The World on January 20, 2017

Here is Victor Davis Hanson on the world President Trump inherited:

Red-blue tensions at home, mounting dangers abroad

Most Americans are worried about our domestic crises. Obama left office after doubling the debt to $20 trillion. Near-zero interest rates over eight years have impoverished an entire generation of seniors — and yet remain key to servicing the costs of such reckless borrowing.

Over the last eight years, GDP never grew at 3 percent annually, the first time we’ve seen such low growth since the Hoover administration. Obamacare spiked health-care premiums and deductibles while restricting access and reducing patient choices. Racial politics are at a nadir and make one nostalgic for the environment before 2009.

Red-blue tensions are at an all-time high, and suddenly there is talk of 1860s-like Confederate nullification of federal laws. It’s now the norm for prominent commentators to call for the murder, forced removal, or resignation of the current president. A New York Times columnist asked the IRS to commit a felony by sending him Trump’s tax returns, and then he boasts by providing his own address.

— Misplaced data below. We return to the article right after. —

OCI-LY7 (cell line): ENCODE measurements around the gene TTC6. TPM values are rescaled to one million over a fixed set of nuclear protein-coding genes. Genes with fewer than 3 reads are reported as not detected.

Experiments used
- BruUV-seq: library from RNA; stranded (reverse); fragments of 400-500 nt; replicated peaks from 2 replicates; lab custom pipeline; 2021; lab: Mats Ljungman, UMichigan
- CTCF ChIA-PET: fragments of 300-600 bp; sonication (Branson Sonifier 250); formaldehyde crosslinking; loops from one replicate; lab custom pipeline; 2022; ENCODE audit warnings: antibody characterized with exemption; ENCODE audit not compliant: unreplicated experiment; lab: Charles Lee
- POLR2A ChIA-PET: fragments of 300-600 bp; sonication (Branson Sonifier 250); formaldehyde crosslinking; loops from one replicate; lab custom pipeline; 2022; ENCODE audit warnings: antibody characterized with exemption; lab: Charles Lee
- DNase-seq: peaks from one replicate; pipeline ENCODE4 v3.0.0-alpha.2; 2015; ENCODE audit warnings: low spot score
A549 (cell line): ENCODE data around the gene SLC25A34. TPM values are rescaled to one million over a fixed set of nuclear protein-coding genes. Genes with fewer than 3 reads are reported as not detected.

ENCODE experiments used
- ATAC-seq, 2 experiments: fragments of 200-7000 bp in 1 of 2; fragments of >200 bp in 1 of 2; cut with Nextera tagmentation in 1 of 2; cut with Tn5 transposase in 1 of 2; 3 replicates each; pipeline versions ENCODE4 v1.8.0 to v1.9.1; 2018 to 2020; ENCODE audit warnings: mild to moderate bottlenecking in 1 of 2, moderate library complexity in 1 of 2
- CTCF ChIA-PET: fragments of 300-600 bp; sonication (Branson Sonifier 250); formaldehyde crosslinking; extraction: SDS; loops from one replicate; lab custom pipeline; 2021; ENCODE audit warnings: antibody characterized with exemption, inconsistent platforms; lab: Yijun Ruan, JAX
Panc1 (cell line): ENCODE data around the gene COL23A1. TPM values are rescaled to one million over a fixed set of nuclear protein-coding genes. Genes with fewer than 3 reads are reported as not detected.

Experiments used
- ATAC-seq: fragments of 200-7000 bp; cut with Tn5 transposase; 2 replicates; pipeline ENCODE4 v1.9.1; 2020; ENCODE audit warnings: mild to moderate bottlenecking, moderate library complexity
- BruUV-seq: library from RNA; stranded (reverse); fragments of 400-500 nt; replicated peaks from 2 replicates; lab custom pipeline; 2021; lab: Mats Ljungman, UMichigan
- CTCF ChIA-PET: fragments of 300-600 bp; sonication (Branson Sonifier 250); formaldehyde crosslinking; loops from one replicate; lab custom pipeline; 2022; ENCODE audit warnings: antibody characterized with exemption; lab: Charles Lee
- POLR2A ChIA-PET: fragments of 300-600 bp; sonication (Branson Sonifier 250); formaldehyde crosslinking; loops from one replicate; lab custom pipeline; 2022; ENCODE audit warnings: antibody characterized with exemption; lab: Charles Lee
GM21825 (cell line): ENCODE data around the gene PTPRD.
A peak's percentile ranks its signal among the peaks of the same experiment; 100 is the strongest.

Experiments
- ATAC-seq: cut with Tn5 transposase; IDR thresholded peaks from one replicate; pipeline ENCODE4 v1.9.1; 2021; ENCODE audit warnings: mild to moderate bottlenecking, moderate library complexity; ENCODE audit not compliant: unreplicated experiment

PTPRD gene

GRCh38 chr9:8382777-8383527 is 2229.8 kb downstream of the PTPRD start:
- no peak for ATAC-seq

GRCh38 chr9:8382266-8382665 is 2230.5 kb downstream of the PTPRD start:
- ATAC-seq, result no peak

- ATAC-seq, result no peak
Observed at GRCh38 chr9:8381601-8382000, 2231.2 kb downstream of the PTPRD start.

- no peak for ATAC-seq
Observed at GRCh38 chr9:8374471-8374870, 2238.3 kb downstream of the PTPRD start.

The Democratic party is nearly ruined, reduced to a shrill coastal party animated not by an agenda but by unhinged hatred of Donald Trump and a new religion of race, class, and gender politics.

Given all that, we sometimes forget the dire situation abroad — or rather ignore that our indecision and misdirection reflect internal chaos and looming fiscal crises. The ramifications of setting faux-redlines, the reset with Russia, and then the reset of reset, radical defense cuts, and nonstop contextualization of and apology for past American behavior — all of which in part grew out of cultural wars at home or were connected to economic uncertainty — have led to a volatile world.

Here are the challenges Obama left behind:

1) The Obama radical reset with Putin, followed by about-face hostility to Russia, followed by near hysterical charges of collusion with the Trump campaign have made relations with the world’s second-largest nuclear power more dangerous than at any time since the height of the Cold War. Russia has received signals that it would face no consequences for its behavior, then that there might be consequences in theory but not in fact, and finally that it went from being a friend to an existential enemy without much pause in between.

Read more: National Review